The Background To Sunset In Biafra By Elechi Amadi

The Background To Sunset In Biafra By Elechi Amadi

About the Author

Elechi Amadi, who hails from Rivers State of Nigeria has written about 3 novels, an imaginative account of his involvement in the civil war and a short play. These include The Concubine, The Great Ponds, Sunset in Biafra, The Slave and Isiburu (a short play). His novels are normally set in the Riverine areas of the Eastern Nigeria. Sunset in Biafra, his third work is a personal diary which depicts his experiences and role during the Nigerian Civil War. Amadi a graduate of Mathematics and Physics from the University of Ibadan was in the Nigerian Army.

He progressed to the position of captain and because he did not wish to make the Military his life career, he disengaged as an army officer. Soon after his exit from the army, the political crisis and the almost intolerable moral state of the nation resulted first in an imposition of a state of emergency in the West, then a Military Coup d’etat. This coup, first in the series, either by design or accident, spared great politicians and statesmen from one part of the country – The East.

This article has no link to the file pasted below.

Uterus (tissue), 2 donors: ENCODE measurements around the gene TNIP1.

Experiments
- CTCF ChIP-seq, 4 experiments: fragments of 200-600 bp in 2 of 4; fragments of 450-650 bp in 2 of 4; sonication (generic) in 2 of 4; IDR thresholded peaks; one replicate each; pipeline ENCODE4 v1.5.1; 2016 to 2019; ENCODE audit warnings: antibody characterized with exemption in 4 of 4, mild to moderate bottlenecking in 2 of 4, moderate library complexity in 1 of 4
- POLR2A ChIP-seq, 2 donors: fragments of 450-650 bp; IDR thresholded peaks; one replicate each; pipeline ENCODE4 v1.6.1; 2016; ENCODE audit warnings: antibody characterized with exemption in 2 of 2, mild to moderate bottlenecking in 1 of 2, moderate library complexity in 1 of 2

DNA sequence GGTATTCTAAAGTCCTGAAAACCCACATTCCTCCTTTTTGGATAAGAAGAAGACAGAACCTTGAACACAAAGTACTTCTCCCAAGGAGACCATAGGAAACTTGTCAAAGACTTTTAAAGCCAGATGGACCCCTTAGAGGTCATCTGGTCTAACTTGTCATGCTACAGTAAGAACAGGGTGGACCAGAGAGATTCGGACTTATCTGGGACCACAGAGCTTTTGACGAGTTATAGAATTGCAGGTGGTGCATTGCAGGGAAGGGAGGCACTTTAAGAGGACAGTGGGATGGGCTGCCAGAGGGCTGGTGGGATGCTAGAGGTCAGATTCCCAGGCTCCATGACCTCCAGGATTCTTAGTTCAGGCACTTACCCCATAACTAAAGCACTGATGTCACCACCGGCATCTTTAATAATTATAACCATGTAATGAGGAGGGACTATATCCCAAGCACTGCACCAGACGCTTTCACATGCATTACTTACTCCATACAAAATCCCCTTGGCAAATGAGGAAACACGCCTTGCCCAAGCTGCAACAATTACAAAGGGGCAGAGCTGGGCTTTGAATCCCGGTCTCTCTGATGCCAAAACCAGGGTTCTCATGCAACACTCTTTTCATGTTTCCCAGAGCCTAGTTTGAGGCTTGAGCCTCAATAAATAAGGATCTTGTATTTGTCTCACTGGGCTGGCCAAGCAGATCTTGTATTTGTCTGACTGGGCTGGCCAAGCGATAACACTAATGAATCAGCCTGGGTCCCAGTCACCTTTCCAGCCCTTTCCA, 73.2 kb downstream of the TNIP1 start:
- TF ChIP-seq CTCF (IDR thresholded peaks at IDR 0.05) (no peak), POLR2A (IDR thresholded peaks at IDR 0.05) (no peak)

Reacting to this the Northern populace attacked the Igbo Easterners in their midst. Somehow, the new Military regime headed by Major General Aguyi Ironsi sought to straghten things and it appeared as if an understanding would be reached, but there was a counter coup d’etat.

Majority of the Easterners, especially the predominant Igbo tribe agitated for justice or secession. In July 1967, the Military Governor of the then Eastern Region Lt. Col Ojukwu declared the Region the Independent State of Biafra. The Federal Government of Nigeria was bent on crushing the new Republic. But this would take 30 month
s of hostilities.

In Sunset in Biafra Elech Amadi gives his readers his personal views of the major and remote causes of the wLabelsar. These, to him, were generally rooted in tribal/ethnic consciouness and the need to protect and preserve one’s own people. The immediate major causes, include the one sided assassination of politichans and statesmen from the North in a coup that was led by Easterners, the reaction of Northern citizens in a brutal massacre of the Easterners in thousands, the consideration of the acts of murder as genocide by Col Ojukwu and his subsequent secession. This led to the war aimed at bringing back the East into the Federation and her resistance. Amadi writes on the war itself and its effects on him first as a suspect in the Eastern enclave, and then as an individual citizen from a minority tribe in Nigeria.

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